3 Facts You Need To Know About Dental Crowns

Dental crowns have many applications. They can protect your tooth after you receive root canal therapy, or they can support teeth that have been damaged in an accident. If your dentist tells you that you need a dental crown, here are three facts you should keep in mind about the procedure:

You may be given local anesthetic.

You're probably used to receiving numbing injections before having cavities filled or undergoing root canal therapy. Your dentist numbs your tooth's nerves before these procedures so you don't experience pain. However, you may also be given numbing injections before your dental crown is attached. Although your dentist won't drill into your teeth while applying your dental crown, this procedure still has the potential to cause discomfort. Your dentist may need to tug the crown into place, and your tooth is likely to be more sensitive after it has undergone the shaping required to fit a crown. Local anesthetic will ensure you remain comfortable throughout the appointment.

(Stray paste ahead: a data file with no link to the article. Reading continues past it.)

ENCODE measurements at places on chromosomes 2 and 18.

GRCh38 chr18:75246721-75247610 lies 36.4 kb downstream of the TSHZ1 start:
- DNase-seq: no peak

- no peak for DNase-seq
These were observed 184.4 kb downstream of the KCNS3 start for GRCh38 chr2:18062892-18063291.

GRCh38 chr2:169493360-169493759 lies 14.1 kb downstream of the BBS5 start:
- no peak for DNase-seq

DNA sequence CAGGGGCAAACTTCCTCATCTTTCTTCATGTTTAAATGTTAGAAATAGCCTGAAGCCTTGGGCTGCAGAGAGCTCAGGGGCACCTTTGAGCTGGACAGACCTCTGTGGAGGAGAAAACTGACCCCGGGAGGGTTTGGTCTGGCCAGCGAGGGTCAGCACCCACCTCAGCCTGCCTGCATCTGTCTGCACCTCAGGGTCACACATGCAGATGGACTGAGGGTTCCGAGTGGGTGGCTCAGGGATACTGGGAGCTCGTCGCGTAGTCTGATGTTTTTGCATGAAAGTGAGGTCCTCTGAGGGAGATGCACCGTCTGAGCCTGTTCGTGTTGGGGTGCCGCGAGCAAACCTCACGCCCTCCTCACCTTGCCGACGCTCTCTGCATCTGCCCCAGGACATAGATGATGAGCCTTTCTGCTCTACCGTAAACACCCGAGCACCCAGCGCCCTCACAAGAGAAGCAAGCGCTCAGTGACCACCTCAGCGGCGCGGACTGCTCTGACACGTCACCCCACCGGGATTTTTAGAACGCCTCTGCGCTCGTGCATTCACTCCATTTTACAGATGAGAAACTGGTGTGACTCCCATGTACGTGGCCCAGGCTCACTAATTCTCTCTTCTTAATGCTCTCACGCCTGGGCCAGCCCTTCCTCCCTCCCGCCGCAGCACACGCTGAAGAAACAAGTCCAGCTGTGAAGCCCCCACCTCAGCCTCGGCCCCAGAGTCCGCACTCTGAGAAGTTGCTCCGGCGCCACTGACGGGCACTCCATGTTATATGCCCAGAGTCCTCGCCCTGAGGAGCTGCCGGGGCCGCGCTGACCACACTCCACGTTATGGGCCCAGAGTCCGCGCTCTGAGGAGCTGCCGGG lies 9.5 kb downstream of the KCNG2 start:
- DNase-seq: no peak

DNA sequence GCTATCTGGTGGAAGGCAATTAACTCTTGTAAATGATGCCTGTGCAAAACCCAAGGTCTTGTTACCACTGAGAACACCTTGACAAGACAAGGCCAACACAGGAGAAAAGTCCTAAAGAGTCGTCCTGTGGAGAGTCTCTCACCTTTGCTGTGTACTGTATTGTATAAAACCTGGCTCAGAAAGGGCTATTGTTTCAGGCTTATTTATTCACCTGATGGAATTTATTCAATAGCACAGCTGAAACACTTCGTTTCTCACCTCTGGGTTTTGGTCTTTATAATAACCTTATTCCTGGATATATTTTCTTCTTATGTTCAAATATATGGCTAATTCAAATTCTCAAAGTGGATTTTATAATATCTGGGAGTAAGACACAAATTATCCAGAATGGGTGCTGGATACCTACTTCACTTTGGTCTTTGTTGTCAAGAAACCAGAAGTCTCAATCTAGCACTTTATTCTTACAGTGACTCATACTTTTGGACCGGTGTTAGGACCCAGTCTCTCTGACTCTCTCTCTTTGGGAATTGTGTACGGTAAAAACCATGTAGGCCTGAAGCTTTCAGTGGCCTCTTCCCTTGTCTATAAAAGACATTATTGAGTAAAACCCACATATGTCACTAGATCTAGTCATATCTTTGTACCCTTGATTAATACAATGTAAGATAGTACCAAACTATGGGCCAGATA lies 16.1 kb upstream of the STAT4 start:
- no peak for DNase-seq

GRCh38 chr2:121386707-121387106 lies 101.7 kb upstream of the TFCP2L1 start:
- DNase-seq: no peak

You can trust your dentist to choose the best material.

Most dental crowns are made from porcelain. Porcelain might make you think of fragile teacups, but the porcelain used in dental applications is incredibly tough. In fact, your dental crown will likely be stronger than your natural teeth. There are a couple different types of porcelain used to make dental crowns and other dental prostheses. The most common type is glass leucite which is created by mixing glass with porcelain. This substance has a beautiful shine and is very sturdy. The second option is feldspathic porcelain which is made from the mineral quartz. It can look just like natural tooth enamel, so your dentist might opt for this type of porcelain when you need a crown on highly visible teeth.

You can eat your favorite foods.

Before your permanent dental crown is ready, your dentist will attach a temporary crown to your prepared tooth. This will keep the tooth that's been shaved down free from bacteria. It will also allow you to chew as long as you're careful. Because temporary crowns are only meant to stay in place for a week or two, they are not attached with a powerful adhesive. That means you can accidentally dislodge your crown by chewing gum, caramel, taffy, or other sticky foods. However, once your final dental crown is put into place, you will be able to chew gum and eat all the other foods you enjoy.

Contact a dentist like Gregory S Rutherford, DDS, if you think you need a dental crown.